Everyone wants to be the good Samaritan. That is how we all want to see ourselves. Well, forget it. In these politically correct days, no one qualifies. We are no longer supposed to hold those kind of prejudicial, racist, lump-them-all-together as a group sentiments. Besides, we would have to fit into a category like snakes or spiders where there is a kind of universal hatred. True, we still have our prejudices, but we no longer even agree on who that is. I mean, this is not like Nazi Germany where everyone hates the Jew, you know what I mean?
So instead, people get divisive when they approach this passage. Lay leaders point out that the minister walked on the other side of the road. And in some cases, that might be true—but I won’t say it. Then Ministers defend themselves by spending the next twenty minutes explaining what Levites are and how they approximate the modern day lay leaders. And the man in the pew laughs at them both until one says, “So you are now the expert in the law? Yeah? Go and do likewise.” And everyone leaves with a grumble, grumble.
Nope (big nope). There is only one honest way to approach the Good Samaritan, and that is the way Jesus presented it to that expert in the law. He just did not use the word, “YOU.”
So, Joe lost his job through no fault of his own. Not a big surprise in this economy. Then he lost his house because he could not keep up the payments when he could not find another job right away. And bankruptcy loomed because he lived off credit for too many years. Maybe that is you. Maybe not, but this is just a “for example:”
So Joe went to his friends and the ones that were not in his same boat suggested he try other places. He was interrupting their golf game, I guess. No, that is not fair, but we no longer think of actual one on one, self-sacrifice to help another in our culture. We think agency or government and then we prefer not to think of it at all. (For shame on us).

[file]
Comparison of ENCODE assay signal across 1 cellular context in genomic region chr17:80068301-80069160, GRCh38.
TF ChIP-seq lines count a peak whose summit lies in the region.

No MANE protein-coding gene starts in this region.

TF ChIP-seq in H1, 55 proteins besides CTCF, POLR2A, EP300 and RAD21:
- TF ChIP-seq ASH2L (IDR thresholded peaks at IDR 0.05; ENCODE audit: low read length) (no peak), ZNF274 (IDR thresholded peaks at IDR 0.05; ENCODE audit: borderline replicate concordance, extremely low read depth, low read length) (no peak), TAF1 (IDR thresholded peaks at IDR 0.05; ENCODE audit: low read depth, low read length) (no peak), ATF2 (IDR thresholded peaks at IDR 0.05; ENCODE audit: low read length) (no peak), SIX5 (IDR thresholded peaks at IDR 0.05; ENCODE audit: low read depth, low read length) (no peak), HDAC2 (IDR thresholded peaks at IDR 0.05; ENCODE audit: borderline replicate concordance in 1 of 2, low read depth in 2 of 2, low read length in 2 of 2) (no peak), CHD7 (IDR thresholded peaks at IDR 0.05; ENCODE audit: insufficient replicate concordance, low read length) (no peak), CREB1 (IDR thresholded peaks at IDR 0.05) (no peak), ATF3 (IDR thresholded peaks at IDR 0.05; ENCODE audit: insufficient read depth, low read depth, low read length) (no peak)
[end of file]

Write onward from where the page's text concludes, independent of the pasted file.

So Joe went to the church (Salvation Army, Goodwill, whatever) and they said that times were tough all over and they did not have the charity dollars they used to have. Besides, the government had taken over certain things so even in the best of times they could only offer one-time help. They were no longer equipped to offer long-term assistance. (For shame on the church).
So then Joe went to the government and they laughed and said he was not qualified for this, that and the other reason, like they were trying to find reasons to deny him rather than trying to help. It was like their bonus or raise or promotion depended on denying people, or something. They did say that maybe if he stood on his head and spit nickels, he might get something—but no guarantee. (I would say for shame on the government but that would be an oxymoron).
So Joe was sitting on the curb and a skinny kid walked up. (21 is still a kid to me). He had scraggly hair half-way down to his elbows with lots of split ends, and a beard, stringy, unkempt and too long. His clothes were patched and his untied boots looked like they had seen better days. And he smelled like maybe if he had a bath, he put the same clothes back on that he had not washed in a month—and smeared deodorant or something all over.
Anyway, he invited Joe to a house where there were others, some strange, some needing serious help, but all nice. They fed him, prayed with him, gave him a roof, and made music into the night. These kids had nothing but they were happy. Soon enough, Joe began to feel better about himself and about the human race and he wondered why he was holding out for management anyway. There were plenty of jobs he could do and make a contribution. Heck, even the scraggly, patch-work kid helped out at the soup kitchen once a week.
So, by the way, if you see that scraggly, smelly, patched up kid, tell him it wouldn’t hurt if he called home once in a while.